Expertise
Magnetoelastic Sensors, Electrochemical Sensors, Chemical Sensors, Acoustic Wave Sensors, Infrared Sensors, Optical Sensors, Eddy current Sensors, Laser and X-ray diffraction Sensors applied to: food safety and quality, microbial and viral pathogen detection, medical analysis, agriculture, nuclear reactors, coal fired reactors, aerospace vehicles and automobiles/trucks, irradiated materials measurement, failure analysis, time dependent deformation, mechanical lifetime prediction, and environmental degradation of materials. Sensors applied to control of manufacturing processes: robotic manipulation, welding, joining and soldering. Welding and Joining: Developed infrared sensing techniques for the monitoring and control of the welding process. Developed processes for welding highly irradiated materials in power producing reactors.; Adaptive Materials: Developed methods of fabrication and manufacture for PZT and shape memory alloys. Theoretically and experimentally constructed demonstration devices for adaptive systems.; Sensor Development: Principal Investigator in a program to develop sensors for biological agent detection. Developed phage and antibody based MEMS sensors for security and medical application. Currently the director of the Auburn University Detection and Food Safety Center that funds over 25 faculty and 60 post docs; staff and graduate students.; Time Dependent Deformation: Principal investigator in an alloy development program to design and tailor alloys for high temperature applications in advanced reactor cores. Pioneered new test methods; developed phenomenological mechanisms and deformation maps to describe data; characterized failure modes and formulated constitutive materials equations for detailed reactor design.; Mechanical Lifetime Prediction: Responsible for the evaluation and development of stress to rupture design equations and end of life criteria for nuclear core materials.; Environmental Degradation of Materials: Responsible for assessing the effects of various gaseous and liquid metal environments on the creep and fatigue life of high temperature alloys. Established mechanisms describing the influence of environment on the failure of austenitic; ferritic and precipitation strengthened alloys.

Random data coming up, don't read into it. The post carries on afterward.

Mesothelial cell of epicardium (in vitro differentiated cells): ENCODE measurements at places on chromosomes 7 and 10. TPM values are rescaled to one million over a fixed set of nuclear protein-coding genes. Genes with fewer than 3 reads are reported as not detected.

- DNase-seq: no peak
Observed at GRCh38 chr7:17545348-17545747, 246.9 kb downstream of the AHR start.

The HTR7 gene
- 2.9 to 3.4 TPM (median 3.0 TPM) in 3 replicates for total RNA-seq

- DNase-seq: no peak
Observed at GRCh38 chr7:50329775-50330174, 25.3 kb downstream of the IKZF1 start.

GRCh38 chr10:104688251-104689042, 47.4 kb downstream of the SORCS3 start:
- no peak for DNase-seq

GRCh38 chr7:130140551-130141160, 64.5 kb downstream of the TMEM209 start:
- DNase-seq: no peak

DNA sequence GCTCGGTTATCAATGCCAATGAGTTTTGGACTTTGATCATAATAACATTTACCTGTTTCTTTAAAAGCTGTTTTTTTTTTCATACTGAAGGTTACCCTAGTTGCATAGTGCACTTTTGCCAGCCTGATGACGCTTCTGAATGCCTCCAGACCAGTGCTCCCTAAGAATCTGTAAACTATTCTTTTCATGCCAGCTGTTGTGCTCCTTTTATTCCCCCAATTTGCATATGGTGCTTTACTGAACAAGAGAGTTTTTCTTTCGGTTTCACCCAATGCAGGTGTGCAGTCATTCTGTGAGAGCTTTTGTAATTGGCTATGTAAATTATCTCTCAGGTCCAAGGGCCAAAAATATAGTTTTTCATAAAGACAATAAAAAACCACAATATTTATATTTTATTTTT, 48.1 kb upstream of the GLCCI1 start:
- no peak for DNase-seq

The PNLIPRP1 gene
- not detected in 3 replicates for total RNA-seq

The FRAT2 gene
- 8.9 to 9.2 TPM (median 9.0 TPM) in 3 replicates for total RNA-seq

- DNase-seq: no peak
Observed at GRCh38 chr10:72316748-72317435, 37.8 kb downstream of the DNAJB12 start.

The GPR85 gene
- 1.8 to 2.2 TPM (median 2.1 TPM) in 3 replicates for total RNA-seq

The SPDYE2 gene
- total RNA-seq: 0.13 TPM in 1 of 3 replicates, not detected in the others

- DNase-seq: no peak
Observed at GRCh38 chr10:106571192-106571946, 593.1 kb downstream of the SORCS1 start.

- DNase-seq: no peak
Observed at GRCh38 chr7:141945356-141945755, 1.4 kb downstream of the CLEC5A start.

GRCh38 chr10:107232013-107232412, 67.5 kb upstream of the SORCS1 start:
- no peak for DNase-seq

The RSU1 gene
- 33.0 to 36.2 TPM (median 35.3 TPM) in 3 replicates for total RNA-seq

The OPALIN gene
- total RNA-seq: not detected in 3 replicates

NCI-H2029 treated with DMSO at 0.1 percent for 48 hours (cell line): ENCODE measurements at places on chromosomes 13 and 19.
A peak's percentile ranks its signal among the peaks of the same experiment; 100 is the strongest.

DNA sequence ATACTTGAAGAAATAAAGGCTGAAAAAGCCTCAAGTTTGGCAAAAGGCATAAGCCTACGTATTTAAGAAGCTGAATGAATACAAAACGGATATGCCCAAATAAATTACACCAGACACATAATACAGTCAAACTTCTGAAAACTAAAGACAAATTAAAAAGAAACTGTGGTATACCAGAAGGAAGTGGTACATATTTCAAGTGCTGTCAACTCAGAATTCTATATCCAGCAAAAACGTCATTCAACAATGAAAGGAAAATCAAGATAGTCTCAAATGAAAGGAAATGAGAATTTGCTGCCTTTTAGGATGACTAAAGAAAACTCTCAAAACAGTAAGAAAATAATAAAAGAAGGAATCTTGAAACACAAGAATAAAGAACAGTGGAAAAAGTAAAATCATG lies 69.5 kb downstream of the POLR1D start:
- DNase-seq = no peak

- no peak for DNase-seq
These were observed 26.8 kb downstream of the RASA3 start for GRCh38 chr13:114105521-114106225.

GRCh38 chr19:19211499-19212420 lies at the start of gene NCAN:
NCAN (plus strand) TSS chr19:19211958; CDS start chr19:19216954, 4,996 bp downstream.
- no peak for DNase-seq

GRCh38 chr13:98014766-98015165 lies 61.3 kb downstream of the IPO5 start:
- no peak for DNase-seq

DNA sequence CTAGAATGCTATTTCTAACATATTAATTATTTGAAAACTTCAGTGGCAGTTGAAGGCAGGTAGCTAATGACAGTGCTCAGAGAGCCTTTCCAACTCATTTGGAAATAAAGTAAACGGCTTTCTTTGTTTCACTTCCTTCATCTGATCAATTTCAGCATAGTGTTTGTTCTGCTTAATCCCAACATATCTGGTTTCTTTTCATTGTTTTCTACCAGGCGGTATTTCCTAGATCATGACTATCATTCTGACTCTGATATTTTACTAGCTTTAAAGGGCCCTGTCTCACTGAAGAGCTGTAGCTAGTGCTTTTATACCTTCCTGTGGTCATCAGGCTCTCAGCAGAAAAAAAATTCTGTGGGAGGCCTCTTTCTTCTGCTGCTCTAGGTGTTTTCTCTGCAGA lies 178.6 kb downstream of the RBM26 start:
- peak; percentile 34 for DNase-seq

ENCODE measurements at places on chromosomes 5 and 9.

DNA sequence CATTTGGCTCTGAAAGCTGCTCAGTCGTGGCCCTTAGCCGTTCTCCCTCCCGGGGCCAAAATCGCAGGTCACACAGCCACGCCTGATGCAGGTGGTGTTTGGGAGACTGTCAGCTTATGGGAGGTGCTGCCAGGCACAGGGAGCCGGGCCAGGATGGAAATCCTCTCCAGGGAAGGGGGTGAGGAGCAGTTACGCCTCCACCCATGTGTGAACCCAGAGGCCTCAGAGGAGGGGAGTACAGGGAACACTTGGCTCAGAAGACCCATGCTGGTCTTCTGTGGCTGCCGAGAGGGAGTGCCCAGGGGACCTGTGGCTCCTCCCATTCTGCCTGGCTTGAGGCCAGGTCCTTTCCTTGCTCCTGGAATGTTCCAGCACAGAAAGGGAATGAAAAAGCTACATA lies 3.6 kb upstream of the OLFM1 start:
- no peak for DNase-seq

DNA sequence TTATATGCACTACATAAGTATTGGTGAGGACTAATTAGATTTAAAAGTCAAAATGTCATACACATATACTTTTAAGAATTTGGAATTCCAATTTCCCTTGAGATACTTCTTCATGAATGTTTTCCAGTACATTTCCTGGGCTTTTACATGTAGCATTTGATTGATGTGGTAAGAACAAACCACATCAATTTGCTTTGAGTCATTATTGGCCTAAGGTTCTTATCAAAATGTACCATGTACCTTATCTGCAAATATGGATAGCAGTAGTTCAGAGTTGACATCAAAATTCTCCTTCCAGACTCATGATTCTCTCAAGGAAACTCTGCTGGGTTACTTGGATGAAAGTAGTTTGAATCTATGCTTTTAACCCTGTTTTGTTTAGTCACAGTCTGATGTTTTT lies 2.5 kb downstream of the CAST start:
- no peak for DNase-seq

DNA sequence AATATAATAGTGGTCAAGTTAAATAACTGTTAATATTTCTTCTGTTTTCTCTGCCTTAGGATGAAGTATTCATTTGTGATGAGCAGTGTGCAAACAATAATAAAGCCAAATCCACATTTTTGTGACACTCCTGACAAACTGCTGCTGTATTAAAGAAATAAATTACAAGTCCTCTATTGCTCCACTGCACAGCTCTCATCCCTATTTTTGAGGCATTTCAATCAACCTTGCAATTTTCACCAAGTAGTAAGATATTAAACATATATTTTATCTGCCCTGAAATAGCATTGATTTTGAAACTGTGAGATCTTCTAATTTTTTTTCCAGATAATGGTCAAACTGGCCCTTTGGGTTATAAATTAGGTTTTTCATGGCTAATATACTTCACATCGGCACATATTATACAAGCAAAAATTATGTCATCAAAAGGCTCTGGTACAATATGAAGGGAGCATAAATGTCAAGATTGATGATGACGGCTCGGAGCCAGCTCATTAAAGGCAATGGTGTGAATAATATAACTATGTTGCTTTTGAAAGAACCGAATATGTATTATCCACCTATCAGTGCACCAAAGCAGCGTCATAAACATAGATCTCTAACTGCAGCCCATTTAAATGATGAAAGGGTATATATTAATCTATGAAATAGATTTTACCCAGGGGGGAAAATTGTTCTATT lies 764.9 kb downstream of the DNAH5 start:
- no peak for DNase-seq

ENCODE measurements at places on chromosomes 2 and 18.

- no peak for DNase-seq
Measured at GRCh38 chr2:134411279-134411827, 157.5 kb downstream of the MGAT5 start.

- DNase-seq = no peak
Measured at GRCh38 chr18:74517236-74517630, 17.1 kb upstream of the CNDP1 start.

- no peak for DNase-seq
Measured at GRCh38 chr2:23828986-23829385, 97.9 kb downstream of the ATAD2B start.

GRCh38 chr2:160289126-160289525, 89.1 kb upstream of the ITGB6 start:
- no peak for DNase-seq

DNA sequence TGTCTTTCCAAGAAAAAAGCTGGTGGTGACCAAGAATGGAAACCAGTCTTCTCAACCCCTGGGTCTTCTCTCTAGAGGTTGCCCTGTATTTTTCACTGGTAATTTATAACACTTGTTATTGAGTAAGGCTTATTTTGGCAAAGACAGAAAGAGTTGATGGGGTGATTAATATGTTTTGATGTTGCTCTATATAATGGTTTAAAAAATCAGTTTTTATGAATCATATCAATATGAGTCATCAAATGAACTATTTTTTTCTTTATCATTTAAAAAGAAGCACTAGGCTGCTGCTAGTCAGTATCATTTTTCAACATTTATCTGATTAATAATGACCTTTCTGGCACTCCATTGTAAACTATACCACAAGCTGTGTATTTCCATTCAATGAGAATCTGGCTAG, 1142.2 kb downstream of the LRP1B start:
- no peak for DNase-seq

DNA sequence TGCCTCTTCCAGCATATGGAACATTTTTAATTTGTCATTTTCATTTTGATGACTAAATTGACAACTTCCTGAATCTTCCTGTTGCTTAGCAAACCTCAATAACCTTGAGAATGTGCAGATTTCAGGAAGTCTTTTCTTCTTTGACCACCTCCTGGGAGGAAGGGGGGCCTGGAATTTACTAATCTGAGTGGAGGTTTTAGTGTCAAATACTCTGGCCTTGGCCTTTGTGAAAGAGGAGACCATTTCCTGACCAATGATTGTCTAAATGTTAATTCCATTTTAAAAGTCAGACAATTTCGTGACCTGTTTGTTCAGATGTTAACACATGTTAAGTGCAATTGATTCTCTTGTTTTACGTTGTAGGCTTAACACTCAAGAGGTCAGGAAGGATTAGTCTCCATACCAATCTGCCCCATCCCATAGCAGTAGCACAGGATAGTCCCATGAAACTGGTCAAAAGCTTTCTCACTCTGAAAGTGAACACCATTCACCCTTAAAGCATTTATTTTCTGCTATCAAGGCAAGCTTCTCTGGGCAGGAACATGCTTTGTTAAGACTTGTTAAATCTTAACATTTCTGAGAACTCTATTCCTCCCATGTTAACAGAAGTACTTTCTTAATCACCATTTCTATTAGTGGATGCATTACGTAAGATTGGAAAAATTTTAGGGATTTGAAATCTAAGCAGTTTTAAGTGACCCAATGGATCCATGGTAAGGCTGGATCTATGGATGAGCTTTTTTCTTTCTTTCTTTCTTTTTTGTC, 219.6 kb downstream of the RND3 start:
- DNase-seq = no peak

Communities
Mechanical Engineering
Degrees
PhD, Stanford University, Materials Science and Engineering, 1976
MS, Stanford University, Materials Science and Engineering, 1974
BS, Auburn University, Materials Engineering, 1973
Keywords
mechanical engineering